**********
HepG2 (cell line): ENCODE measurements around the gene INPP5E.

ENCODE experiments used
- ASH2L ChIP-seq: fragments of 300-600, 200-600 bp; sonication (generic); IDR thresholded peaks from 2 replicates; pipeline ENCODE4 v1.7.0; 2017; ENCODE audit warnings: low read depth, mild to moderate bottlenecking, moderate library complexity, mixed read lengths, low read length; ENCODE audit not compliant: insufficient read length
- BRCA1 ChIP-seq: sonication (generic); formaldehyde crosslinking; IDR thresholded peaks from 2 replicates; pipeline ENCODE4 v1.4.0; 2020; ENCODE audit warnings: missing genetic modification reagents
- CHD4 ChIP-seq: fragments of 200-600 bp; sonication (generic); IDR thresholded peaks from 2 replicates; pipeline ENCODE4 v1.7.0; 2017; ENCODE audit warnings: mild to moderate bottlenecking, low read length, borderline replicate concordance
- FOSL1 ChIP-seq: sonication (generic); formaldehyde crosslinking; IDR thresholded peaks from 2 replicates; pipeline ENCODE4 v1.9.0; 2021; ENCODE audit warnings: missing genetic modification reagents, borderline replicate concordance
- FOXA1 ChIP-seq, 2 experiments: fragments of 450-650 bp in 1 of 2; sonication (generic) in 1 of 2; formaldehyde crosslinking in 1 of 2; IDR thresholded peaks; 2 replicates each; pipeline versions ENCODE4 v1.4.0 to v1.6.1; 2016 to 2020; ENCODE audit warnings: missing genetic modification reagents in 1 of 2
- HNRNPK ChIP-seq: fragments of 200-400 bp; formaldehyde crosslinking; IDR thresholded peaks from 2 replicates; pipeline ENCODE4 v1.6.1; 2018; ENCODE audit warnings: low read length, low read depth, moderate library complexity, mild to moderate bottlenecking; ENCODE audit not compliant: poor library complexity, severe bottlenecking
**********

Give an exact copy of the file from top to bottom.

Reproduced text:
HepG2 (cell line): ENCODE measurements around the gene INPP5E.

ENCODE experiments used
- ASH2L ChIP-seq: fragments of 300-600, 200-600 bp; sonication (generic); IDR thresholded peaks from 2 replicates; pipeline ENCODE4 v1.7.0; 2017; ENCODE audit warnings: low read depth, mild to moderate bottlenecking, moderate library complexity, mixed read lengths, low read length; ENCODE audit not compliant: insufficient read length
- BRCA1 ChIP-seq: sonication (generic); formaldehyde crosslinking; IDR thresholded peaks from 2 replicates; pipeline ENCODE4 v1.4.0; 2020; ENCODE audit warnings: missing genetic modification reagents
- CHD4 ChIP-seq: fragments of 200-600 bp; sonication (generic); IDR thresholded peaks from 2 replicates; pipeline ENCODE4 v1.7.0; 2017; ENCODE audit warnings: mild to moderate bottlenecking, low read length, borderline replicate concordance
- FOSL1 ChIP-seq: sonication (generic); formaldehyde crosslinking; IDR thresholded peaks from 2 replicates; pipeline ENCODE4 v1.9.0; 2021; ENCODE audit warnings: missing genetic modification reagents, borderline replicate concordance
- FOXA1 ChIP-seq, 2 experiments: fragments of 450-650 bp in 1 of 2; sonication (generic) in 1 of 2; formaldehyde crosslinking in 1 of 2; IDR thresholded peaks; 2 replicates each; pipeline versions ENCODE4 v1.4.0 to v1.6.1; 2016 to 2020; ENCODE audit warnings: missing genetic modification reagents in 1 of 2
- HNRNPK ChIP-seq: fragments of 200-400 bp; formaldehyde crosslinking; IDR thresholded peaks from 2 replicates; pipeline ENCODE4 v1.6.1; 2018; ENCODE audit warnings: low read length, low read depth, moderate library complexity, mild to moderate bottlenecking; ENCODE audit not compliant: poor library complexity, severe bottlenecking